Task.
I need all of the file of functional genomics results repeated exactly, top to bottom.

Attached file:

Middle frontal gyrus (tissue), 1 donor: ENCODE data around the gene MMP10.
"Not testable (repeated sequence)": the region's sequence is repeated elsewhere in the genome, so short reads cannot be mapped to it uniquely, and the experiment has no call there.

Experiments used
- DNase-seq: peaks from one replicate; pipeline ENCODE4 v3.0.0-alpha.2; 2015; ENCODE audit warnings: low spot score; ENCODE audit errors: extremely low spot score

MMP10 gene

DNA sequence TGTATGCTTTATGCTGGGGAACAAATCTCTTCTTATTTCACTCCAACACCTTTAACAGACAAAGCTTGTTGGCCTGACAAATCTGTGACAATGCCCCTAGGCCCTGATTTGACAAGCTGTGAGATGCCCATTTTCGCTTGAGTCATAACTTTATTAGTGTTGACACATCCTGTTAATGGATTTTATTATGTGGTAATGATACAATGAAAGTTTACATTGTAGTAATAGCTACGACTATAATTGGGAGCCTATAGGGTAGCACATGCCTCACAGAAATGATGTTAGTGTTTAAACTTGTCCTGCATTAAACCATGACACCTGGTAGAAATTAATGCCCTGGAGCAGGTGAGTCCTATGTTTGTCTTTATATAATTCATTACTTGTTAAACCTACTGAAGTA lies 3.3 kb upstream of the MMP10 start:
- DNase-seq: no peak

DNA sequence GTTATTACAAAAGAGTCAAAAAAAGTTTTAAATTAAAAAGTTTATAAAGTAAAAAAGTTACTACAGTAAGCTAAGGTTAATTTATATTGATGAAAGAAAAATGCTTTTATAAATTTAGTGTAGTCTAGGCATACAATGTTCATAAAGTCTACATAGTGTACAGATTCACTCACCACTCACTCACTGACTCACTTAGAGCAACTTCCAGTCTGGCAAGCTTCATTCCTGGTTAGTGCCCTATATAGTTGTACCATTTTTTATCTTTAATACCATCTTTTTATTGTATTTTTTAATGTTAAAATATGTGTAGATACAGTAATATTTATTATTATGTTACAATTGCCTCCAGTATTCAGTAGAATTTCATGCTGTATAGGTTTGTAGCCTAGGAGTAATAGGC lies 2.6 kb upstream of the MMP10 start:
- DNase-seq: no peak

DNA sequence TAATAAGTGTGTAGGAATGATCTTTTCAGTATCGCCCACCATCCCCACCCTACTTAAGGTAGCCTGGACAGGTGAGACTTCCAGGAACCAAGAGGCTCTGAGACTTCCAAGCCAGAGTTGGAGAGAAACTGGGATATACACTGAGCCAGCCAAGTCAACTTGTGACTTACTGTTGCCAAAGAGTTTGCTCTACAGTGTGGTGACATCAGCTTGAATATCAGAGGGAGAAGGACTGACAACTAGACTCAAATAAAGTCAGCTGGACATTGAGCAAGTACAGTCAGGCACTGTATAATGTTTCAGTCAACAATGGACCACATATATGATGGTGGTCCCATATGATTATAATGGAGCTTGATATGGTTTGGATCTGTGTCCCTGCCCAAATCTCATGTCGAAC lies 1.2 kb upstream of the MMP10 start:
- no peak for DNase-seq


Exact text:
Middle frontal gyrus (tissue), 1 donor: ENCODE data around the gene MMP10.
"Not testable (repeated sequence)": the region's sequence is repeated elsewhere in the genome, so short reads cannot be mapped to it uniquely, and the experiment has no call there.

Experiments used
- DNase-seq: peaks from one replicate; pipeline ENCODE4 v3.0.0-alpha.2; 2015; ENCODE audit warnings: low spot score; ENCODE audit errors: extremely low spot score

MMP10 gene

DNA sequence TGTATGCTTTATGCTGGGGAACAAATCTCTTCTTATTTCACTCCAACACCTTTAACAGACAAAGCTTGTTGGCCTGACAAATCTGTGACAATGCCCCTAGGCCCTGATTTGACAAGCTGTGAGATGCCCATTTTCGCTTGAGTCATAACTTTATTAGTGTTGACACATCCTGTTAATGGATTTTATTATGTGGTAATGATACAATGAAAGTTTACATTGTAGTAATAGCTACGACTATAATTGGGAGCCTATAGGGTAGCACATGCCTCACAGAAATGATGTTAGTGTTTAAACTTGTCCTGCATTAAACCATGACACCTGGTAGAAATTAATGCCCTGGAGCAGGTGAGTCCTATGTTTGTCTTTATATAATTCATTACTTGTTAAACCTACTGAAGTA lies 3.3 kb upstream of the MMP10 start:
- DNase-seq: no peak

DNA sequence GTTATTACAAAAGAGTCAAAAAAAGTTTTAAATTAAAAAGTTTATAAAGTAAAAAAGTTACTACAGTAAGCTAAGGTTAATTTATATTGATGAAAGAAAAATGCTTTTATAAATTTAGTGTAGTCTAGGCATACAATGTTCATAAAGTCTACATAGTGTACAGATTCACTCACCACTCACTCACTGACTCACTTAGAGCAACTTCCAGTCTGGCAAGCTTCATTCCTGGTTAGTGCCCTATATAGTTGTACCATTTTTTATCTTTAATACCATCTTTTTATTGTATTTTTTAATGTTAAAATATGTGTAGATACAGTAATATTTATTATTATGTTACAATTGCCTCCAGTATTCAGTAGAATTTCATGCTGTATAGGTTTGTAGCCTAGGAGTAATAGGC lies 2.6 kb upstream of the MMP10 start:
- DNase-seq: no peak

DNA sequence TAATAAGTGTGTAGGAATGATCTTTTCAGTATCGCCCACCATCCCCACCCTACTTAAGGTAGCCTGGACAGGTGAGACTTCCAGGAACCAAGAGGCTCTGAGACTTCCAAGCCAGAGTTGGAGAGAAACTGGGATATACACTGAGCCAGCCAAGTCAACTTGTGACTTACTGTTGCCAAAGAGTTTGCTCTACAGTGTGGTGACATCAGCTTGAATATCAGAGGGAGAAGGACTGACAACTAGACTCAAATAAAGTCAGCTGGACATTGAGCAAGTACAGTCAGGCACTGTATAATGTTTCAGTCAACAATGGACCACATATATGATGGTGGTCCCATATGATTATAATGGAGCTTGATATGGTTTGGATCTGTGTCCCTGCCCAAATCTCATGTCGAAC lies 1.2 kb upstream of the MMP10 start:
- no peak for DNase-seq